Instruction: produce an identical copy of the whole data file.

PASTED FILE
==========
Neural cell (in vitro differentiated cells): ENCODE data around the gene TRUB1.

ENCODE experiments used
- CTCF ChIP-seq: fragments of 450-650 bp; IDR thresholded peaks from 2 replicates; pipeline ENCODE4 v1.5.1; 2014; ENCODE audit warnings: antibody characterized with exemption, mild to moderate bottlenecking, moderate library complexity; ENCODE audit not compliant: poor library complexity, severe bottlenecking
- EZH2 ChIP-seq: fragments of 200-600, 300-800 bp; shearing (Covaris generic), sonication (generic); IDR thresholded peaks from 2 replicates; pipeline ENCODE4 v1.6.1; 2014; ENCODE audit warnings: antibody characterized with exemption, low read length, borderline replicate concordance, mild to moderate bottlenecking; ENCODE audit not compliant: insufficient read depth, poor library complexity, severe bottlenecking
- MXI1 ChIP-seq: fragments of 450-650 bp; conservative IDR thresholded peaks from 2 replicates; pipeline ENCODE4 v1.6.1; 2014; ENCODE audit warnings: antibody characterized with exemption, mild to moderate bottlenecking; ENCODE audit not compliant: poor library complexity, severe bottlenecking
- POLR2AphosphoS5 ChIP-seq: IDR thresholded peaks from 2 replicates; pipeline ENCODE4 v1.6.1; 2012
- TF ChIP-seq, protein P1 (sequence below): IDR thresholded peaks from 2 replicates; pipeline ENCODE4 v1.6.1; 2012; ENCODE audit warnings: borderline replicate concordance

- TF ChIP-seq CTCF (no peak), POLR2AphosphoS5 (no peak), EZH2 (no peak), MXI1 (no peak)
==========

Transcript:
Neural cell (in vitro differentiated cells): ENCODE data around the gene TRUB1.

ENCODE experiments used
- CTCF ChIP-seq: fragments of 450-650 bp; IDR thresholded peaks from 2 replicates; pipeline ENCODE4 v1.5.1; 2014; ENCODE audit warnings: antibody characterized with exemption, mild to moderate bottlenecking, moderate library complexity; ENCODE audit not compliant: poor library complexity, severe bottlenecking
- EZH2 ChIP-seq: fragments of 200-600, 300-800 bp; shearing (Covaris generic), sonication (generic); IDR thresholded peaks from 2 replicates; pipeline ENCODE4 v1.6.1; 2014; ENCODE audit warnings: antibody characterized with exemption, low read length, borderline replicate concordance, mild to moderate bottlenecking; ENCODE audit not compliant: insufficient read depth, poor library complexity, severe bottlenecking
- MXI1 ChIP-seq: fragments of 450-650 bp; conservative IDR thresholded peaks from 2 replicates; pipeline ENCODE4 v1.6.1; 2014; ENCODE audit warnings: antibody characterized with exemption, mild to moderate bottlenecking; ENCODE audit not compliant: poor library complexity, severe bottlenecking
- POLR2AphosphoS5 ChIP-seq: IDR thresholded peaks from 2 replicates; pipeline ENCODE4 v1.6.1; 2012
- TF ChIP-seq, protein P1 (sequence below): IDR thresholded peaks from 2 replicates; pipeline ENCODE4 v1.6.1; 2012; ENCODE audit warnings: borderline replicate concordance

- TF ChIP-seq CTCF (no peak), POLR2AphosphoS5 (no peak), EZH2 (no peak), MXI1 (no peak)